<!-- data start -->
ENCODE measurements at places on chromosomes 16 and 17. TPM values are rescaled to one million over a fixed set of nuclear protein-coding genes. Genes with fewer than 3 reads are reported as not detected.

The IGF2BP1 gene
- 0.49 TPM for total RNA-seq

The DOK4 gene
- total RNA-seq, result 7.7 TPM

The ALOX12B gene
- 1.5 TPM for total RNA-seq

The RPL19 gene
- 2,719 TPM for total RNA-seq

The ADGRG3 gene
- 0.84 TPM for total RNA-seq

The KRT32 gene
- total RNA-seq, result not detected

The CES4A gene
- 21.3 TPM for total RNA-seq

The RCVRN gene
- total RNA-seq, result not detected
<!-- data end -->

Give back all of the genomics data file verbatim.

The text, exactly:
ENCODE measurements at places on chromosomes 16 and 17. TPM values are rescaled to one million over a fixed set of nuclear protein-coding genes. Genes with fewer than 3 reads are reported as not detected.

The IGF2BP1 gene
- 0.49 TPM for total RNA-seq

The DOK4 gene
- total RNA-seq, result 7.7 TPM

The ALOX12B gene
- 1.5 TPM for total RNA-seq

The RPL19 gene
- 2,719 TPM for total RNA-seq

The ADGRG3 gene
- 0.84 TPM for total RNA-seq

The KRT32 gene
- total RNA-seq, result not detected

The CES4A gene
- 21.3 TPM for total RNA-seq

The RCVRN gene
- total RNA-seq, result not detected